The Hamilton Spectator
Facts prove safer-use drug spaces work in Hamilton
I am writing on behalf of those who often have no voice at decisionmaking tables. People who use drugs and unhoused people continue to be displaced and pushed outside the margins of our community, causing severe harm and trauma.
In the broader sense, the COVID-19 pandemic continues alongside the housing crisis and drug poisoning crisis.
This triad of crises has led to the death of five unhoused people at the Salvation Army Booth Centre and countless more overdosing in the same place where during a severe COVID-19 outbreak, a safer use site was set up temporarily within 72 hours to protect the public. We must ask ourselves why the Salvation Army was willing to protect the public, but they have taken no tangible actions to implement safer use to protect their very own residents as the body count continues to rise.
Evidence-based harm reduction policies and practices must be enacted with consistency across the shelter system. This should include safer use spaces, the provision of harm reduction supplies without surveillance, ending service restrictions related to substance use, and installing sharps disposal containers in all washroom stalls. Safer use spaces have many benefits, including reducing the workload on emergency medical services and police, which is cost-saving across the health-care system. For example, from April 2022 to Jan. 19, 2023, the YWCA safer use space has made one call to EMS and no calls made to the police. Prior to the YWCA implementing a safer use space, staff were calling 911 at least once a day.
As this is no longer the case, there are cost savings associated with this program for the larger system. This data cannot be ignored as it demonstrates safer use spaces save taxpayer dollars, and most importantly save lives.
There exists an opportunity to turn this preventable tragedy around by following harm reduction principles that have been well established by people with lived and living experience, and health experts.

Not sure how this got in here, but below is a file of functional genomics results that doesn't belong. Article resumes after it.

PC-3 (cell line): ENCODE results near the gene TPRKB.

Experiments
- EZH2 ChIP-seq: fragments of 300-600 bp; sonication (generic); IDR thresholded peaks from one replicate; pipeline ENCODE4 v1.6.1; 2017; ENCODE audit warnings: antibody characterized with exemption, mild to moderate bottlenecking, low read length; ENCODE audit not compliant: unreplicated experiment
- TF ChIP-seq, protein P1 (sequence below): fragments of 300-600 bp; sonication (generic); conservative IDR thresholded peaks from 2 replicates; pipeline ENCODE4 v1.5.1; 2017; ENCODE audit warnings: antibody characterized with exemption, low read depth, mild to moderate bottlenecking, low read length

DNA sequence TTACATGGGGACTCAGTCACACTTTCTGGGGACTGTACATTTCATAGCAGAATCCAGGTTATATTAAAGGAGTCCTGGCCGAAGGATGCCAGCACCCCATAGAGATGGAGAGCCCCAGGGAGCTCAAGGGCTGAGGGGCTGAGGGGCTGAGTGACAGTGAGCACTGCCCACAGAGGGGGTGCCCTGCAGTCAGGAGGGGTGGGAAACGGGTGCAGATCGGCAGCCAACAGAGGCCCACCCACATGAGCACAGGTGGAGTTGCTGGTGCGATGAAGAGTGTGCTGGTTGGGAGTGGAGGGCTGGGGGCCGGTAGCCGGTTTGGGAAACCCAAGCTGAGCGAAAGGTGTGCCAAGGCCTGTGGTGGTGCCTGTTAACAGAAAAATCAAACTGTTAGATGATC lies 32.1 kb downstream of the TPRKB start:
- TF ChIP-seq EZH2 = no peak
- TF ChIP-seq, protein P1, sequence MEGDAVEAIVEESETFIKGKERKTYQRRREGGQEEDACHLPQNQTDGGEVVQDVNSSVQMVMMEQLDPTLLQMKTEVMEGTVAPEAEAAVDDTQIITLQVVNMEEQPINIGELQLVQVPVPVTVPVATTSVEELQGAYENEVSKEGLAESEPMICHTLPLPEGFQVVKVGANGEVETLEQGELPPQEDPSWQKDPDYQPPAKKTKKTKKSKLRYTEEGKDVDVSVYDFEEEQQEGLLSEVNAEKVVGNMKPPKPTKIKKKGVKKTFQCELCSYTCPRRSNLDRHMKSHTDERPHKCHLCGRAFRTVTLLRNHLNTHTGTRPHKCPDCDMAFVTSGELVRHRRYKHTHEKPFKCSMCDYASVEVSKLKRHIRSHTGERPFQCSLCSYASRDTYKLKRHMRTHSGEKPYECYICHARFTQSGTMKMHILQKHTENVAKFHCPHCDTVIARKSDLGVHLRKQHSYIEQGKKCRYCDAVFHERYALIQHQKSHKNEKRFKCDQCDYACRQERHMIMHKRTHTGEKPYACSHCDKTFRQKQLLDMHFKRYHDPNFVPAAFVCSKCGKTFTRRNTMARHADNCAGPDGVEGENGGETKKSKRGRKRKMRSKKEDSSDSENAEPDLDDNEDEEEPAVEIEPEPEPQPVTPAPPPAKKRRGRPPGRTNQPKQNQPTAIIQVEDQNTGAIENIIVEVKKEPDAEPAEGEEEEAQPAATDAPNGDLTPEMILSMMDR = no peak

Many local peer-based groups are more than willing to intervene to help co-develop safer use spaces across the shelter system, in addition to comprehensive harm reduction training and overdose prevention training. These groups have been met with resistance from shelter providers. Shelter providers should be taking advantage of this wonderful opportunity to learn from those they serve or have served. To oppose this measure is to be complicit in causing harm and continuing to put countless lives at risk.
There is no other way to express our extreme sorrow that this is the situation we find ourselves in. By not responding to the tragic loss of five lives and many other unhoused folks dying on the street from drug poisonings, it demonstrates that unhoused people who use drugs do not matter. It contributes to the stigmatizing narrative that drug use is a moral failing and that people who use drugs are bad people deserving of pain.
People who use drugs matter and we are strongly urging city council and shelter providers to step up with concrete evidence-based solutions in the form of harm reduction measures, including safer use spaces that will dramatically improve the health and well-being of unhoused people who use drugs.
Harm reduction is an approach that must be seamlessly woven and adopted in shelters and within the community. Drug use is with us wherever we go. As Coun. Brad Clark indicated at the general issues committee meeting, data demonstrates that overdoses are occurring across all wards in Hamilton. We must make every door the right door for people who use drugs that are looking for support and we must do so with compassion and without judgment.
Safer use spaces in shelters are an inexpensive life-saving measure and it should be top priority for the board of health committee as this is an urgent public health need.
Every drug poisoning death is preventable and a clear policy failure. We urge city council to be the agent of impactful change we need in our community to save lives.